ARC is an economic development partnership between the federal government and the governors of thirteen states that works with the 23 million people in the Appalachian community in an effort to positively impact their lives. Its specific goals include increasing job opportunities, per capita income, and community development programs; improving the region’s infrastructure to make it economically competitive; promoting strategies aimed at closing socioeconomic gaps through education and workforce training; and building the Appalachian Development Highway System to fully connect the region to the nation’s transportation grid.
In the 1950s one of every three Appalachians lived in poverty and per capita income in the region was 23 per cent lower than the U.S. average. In 1960 the Conference of Appalachian Governors was formed by the heads of states in the region and in 1961 they approached President John F. Kennedy to ask for federal assistance. In 1963 he formed a federal-state committee that became known as the President’s Appalachian Regional Commission (PARC) and directed it to draw up “a comprehensive program for the economic development” of the area. The result of the PARC’s efforts was outlined in anApril 1964 report
which President Lyndon B. Johnson used as the basis for legislation developed with the bipartisan support of Congress. It was submitted in 1964 and theAppalachian Regional Development Act (ARDA)
became law in March 1965, establishing ARC as a sustained national regional development program, and including authorization for several new entities, including the Appalachian Development Highway System, health, nutrition, childcare, and low-income housing projects, and entrepreneurship and telecommunications and technology initiatives.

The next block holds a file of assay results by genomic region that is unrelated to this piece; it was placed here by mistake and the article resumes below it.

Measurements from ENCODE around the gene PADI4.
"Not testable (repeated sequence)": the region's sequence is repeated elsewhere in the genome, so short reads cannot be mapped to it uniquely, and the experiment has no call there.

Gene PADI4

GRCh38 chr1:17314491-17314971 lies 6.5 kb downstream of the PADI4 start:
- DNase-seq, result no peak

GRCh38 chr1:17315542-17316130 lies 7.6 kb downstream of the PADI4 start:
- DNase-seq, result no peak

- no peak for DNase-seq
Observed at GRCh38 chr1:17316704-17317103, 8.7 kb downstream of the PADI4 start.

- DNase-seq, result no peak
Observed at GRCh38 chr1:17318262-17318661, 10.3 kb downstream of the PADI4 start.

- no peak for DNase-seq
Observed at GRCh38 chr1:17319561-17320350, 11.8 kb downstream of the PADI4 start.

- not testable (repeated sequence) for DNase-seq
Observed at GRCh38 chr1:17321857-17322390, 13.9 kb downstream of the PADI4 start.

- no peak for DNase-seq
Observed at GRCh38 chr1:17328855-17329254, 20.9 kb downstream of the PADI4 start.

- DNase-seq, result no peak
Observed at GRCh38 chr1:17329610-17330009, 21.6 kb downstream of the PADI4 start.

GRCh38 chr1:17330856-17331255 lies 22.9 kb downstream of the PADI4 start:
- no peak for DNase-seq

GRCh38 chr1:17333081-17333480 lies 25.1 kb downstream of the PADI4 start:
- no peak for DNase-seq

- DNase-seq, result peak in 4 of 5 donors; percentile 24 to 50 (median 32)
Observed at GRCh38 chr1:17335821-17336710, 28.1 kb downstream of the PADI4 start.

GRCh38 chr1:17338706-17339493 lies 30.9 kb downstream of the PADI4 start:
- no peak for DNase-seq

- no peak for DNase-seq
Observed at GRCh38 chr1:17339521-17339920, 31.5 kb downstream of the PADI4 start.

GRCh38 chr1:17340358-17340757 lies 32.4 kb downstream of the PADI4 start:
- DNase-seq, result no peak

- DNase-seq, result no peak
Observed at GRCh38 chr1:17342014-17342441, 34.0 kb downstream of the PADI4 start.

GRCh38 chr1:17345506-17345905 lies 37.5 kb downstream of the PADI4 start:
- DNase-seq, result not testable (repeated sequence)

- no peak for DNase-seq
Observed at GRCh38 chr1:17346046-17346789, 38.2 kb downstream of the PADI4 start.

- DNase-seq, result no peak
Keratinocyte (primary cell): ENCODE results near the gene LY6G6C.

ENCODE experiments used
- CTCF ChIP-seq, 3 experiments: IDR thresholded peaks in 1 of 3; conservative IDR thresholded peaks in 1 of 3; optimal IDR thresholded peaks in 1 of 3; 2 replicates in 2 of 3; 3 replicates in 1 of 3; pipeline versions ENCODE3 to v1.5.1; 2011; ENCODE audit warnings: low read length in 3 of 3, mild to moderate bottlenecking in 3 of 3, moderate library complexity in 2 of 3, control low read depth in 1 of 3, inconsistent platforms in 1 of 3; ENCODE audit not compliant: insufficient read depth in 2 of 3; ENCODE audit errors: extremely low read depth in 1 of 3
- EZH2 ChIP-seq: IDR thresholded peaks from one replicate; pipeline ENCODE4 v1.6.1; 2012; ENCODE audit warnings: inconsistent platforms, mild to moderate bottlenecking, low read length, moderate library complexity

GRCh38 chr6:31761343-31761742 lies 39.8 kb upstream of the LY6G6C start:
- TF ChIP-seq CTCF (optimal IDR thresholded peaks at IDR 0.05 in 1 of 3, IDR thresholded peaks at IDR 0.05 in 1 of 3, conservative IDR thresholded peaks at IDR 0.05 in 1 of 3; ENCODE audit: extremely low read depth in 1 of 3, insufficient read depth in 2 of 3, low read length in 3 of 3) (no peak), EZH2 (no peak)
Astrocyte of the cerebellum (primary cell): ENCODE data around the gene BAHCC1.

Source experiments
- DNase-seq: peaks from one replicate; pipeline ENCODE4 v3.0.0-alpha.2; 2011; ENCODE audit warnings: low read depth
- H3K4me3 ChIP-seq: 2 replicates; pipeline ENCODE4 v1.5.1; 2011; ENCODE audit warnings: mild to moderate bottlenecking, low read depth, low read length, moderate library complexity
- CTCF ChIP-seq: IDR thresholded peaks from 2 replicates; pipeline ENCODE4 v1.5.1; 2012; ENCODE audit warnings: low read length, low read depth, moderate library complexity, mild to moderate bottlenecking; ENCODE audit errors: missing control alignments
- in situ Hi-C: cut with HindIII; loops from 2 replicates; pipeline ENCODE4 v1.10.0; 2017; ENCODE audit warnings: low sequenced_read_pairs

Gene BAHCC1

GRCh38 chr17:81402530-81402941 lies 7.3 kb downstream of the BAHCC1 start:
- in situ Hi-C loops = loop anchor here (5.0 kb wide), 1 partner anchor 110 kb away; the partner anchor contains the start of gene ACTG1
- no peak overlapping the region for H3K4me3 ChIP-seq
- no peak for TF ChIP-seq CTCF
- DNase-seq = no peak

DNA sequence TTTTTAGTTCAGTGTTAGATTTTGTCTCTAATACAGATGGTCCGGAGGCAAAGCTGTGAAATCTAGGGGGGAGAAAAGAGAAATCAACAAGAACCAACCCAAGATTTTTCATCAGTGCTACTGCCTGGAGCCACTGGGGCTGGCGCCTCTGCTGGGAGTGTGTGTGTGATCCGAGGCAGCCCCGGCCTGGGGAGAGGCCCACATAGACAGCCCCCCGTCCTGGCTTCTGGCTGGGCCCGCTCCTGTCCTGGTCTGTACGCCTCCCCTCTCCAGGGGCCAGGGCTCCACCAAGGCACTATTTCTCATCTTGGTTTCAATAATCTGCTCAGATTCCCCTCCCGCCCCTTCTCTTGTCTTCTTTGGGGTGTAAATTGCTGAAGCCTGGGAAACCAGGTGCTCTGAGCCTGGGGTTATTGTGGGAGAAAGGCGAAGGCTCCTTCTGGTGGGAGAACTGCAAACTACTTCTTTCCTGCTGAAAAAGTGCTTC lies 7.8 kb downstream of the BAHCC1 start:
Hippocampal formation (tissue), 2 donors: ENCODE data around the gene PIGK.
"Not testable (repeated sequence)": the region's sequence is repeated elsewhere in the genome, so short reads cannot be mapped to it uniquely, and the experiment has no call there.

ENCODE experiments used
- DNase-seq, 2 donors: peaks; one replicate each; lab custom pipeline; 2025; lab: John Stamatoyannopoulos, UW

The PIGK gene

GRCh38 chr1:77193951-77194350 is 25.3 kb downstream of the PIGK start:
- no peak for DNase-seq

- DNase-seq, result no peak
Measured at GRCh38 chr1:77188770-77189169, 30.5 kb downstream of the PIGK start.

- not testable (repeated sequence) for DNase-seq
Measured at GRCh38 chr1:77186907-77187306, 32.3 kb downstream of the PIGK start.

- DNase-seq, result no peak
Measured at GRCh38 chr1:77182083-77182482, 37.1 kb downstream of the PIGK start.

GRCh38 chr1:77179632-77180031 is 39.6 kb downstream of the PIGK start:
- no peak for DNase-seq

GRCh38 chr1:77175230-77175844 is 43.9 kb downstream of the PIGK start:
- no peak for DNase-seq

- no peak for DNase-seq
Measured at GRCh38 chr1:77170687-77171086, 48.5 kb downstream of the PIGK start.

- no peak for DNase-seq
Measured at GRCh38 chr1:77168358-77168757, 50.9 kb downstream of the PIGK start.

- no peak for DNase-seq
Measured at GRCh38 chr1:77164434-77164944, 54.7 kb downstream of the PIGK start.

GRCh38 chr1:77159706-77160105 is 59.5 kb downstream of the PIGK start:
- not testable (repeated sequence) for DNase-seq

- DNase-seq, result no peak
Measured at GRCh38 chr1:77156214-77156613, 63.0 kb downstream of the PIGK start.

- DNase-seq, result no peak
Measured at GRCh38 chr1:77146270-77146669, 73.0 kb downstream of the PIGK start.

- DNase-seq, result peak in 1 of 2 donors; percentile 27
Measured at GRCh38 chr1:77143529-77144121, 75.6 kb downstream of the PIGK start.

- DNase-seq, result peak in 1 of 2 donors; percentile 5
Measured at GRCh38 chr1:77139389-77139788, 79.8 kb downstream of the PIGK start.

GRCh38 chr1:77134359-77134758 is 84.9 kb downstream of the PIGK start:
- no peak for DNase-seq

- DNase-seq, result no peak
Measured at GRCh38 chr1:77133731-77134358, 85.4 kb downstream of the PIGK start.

In their FY 2012 budget recommendations, Republicans proposed eliminating the ARC, noting that the agency’s removal would save the federal government $76 million. President Barack Obama retained the ARC in both his FY 2012 and FY 2013 budget proposals.
In nominating Earl F. Gohl, Jr. to serve as the next federal co-chair of the Appalachian Regional Commission, President Barack Obama played up Gohl’s years of experience in Pennsylvania state and local government. Left out of the November 16, 2009, announcement was the fact Gohl has also worked as a lobbyist for Puerto Rico in Washington, DC, and that his wife is a prominent leader of a union representing federal employees.
A longtime Kentucky politician whose career began in the mid-1970s, Steven Lynn Beshear serves as co-chair of the Appalachian Regional Commission (ARC) for 2011, along with his duties as governor of his state. Created in 1965, the ARC is an economic development partnership between the Federal government and the governors of the thirteen states in the Appalachian region. The president of the United States chooses one co-chair and the governors chose the other. Beshear represents the states.